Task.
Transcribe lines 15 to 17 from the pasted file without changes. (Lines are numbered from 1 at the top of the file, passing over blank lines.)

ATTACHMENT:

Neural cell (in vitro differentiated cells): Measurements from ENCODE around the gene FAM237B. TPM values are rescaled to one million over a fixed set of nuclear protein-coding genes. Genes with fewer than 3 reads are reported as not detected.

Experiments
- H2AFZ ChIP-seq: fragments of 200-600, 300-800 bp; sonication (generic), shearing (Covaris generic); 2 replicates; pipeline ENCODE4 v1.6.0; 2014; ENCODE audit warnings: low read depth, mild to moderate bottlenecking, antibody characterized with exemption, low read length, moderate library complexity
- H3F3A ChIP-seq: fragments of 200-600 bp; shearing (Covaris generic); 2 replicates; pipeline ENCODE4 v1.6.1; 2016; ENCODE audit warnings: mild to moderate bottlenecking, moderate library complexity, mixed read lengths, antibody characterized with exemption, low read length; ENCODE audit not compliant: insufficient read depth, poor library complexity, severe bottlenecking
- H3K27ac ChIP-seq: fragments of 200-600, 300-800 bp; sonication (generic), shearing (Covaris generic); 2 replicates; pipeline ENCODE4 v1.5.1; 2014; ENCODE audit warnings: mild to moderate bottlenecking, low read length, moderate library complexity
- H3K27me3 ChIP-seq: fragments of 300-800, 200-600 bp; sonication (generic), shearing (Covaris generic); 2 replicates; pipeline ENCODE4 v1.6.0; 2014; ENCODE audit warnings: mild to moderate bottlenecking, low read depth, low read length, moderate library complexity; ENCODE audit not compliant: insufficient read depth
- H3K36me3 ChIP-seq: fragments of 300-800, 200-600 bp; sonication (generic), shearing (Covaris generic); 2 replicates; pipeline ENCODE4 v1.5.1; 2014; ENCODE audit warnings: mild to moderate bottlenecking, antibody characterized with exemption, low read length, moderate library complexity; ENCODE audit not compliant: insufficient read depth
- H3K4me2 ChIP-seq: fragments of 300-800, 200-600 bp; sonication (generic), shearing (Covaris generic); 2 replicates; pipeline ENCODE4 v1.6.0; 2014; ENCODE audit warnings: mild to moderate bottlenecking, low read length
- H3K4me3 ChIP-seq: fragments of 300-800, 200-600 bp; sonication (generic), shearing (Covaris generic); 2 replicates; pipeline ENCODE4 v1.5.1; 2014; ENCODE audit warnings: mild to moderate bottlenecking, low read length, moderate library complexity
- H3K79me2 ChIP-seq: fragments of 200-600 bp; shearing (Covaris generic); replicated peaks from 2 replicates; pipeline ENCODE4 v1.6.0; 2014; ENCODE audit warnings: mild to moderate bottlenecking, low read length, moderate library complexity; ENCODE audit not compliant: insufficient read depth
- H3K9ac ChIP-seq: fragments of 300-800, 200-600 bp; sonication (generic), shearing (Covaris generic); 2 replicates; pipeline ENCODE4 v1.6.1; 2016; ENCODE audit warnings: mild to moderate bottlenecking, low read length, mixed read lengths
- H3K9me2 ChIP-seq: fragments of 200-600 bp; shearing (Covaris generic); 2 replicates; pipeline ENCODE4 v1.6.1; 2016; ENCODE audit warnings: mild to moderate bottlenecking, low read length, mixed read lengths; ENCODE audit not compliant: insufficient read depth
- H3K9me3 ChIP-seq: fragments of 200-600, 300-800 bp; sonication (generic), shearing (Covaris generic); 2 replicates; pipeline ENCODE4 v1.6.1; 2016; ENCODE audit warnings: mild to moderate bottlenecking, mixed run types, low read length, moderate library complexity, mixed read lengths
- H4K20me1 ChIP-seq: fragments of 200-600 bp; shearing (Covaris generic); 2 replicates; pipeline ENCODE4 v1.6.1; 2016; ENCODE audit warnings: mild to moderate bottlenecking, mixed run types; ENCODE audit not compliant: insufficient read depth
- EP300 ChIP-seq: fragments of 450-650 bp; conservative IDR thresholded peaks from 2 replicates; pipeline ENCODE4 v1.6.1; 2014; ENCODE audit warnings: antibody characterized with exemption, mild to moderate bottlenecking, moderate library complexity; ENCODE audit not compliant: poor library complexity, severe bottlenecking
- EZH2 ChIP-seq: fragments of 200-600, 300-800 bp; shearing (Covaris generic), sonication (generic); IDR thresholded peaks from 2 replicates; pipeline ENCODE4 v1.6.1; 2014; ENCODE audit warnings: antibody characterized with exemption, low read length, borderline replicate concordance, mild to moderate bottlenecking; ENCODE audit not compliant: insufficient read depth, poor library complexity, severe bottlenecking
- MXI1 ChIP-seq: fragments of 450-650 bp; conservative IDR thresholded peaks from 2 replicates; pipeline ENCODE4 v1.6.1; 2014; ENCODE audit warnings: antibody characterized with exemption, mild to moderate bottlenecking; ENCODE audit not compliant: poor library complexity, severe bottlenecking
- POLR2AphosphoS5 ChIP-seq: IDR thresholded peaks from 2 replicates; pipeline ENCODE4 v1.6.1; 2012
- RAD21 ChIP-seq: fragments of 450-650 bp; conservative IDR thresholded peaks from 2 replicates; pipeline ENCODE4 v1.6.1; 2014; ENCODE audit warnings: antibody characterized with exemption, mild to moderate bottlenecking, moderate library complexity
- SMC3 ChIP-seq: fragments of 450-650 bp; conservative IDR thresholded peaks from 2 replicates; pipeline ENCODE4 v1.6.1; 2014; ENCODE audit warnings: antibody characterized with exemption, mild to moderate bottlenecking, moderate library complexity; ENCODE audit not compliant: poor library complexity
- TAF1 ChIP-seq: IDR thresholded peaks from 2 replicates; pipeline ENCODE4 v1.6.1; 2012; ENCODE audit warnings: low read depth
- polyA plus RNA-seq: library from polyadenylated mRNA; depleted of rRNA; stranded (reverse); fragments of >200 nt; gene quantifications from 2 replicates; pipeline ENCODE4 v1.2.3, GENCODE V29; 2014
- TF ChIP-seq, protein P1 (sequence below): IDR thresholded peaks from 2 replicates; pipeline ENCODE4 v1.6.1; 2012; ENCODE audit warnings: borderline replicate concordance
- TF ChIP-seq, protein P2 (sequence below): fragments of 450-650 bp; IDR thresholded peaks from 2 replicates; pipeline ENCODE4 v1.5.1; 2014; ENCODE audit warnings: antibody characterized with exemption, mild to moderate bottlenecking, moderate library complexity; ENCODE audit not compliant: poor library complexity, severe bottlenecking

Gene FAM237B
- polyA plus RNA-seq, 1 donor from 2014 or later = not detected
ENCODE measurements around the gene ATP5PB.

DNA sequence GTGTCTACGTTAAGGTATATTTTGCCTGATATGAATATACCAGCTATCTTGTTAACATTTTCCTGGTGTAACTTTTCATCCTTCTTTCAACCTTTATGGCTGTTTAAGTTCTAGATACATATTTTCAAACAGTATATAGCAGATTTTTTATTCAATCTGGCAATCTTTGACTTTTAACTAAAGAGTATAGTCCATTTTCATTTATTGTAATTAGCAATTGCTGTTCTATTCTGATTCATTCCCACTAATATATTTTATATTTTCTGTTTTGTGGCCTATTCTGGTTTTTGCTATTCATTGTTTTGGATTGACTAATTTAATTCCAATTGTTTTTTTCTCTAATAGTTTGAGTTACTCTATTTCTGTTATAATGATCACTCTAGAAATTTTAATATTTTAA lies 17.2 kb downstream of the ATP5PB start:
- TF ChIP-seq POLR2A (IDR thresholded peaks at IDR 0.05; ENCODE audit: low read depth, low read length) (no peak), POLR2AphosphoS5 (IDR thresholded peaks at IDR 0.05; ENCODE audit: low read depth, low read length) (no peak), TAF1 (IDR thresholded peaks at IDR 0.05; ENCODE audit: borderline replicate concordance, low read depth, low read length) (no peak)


- EP300 ChIP-seq: fragments of 450-650 bp; conservative IDR thresholded peaks from 2 replicates; pipeline ENCODE4 v1.6.1; 2014; ENCODE audit warnings: antibody characterized with exemption, mild to moderate bottlenecking, moderate library complexity; ENCODE audit not compliant: poor library complexity, severe bottlenecking
- EZH2 ChIP-seq: fragments of 200-600, 300-800 bp; shearing (Covaris generic), sonication (generic); IDR thresholded peaks from 2 replicates; pipeline ENCODE4 v1.6.1; 2014; ENCODE audit warnings: antibody characterized with exemption, low read length, borderline replicate concordance, mild to moderate bottlenecking; ENCODE audit not compliant: insufficient read depth, poor library complexity, severe bottlenecking
- MXI1 ChIP-seq: fragments of 450-650 bp; conservative IDR thresholded peaks from 2 replicates; pipeline ENCODE4 v1.6.1; 2014; ENCODE audit warnings: antibody characterized with exemption, mild to moderate bottlenecking; ENCODE audit not compliant: poor library complexity, severe bottlenecking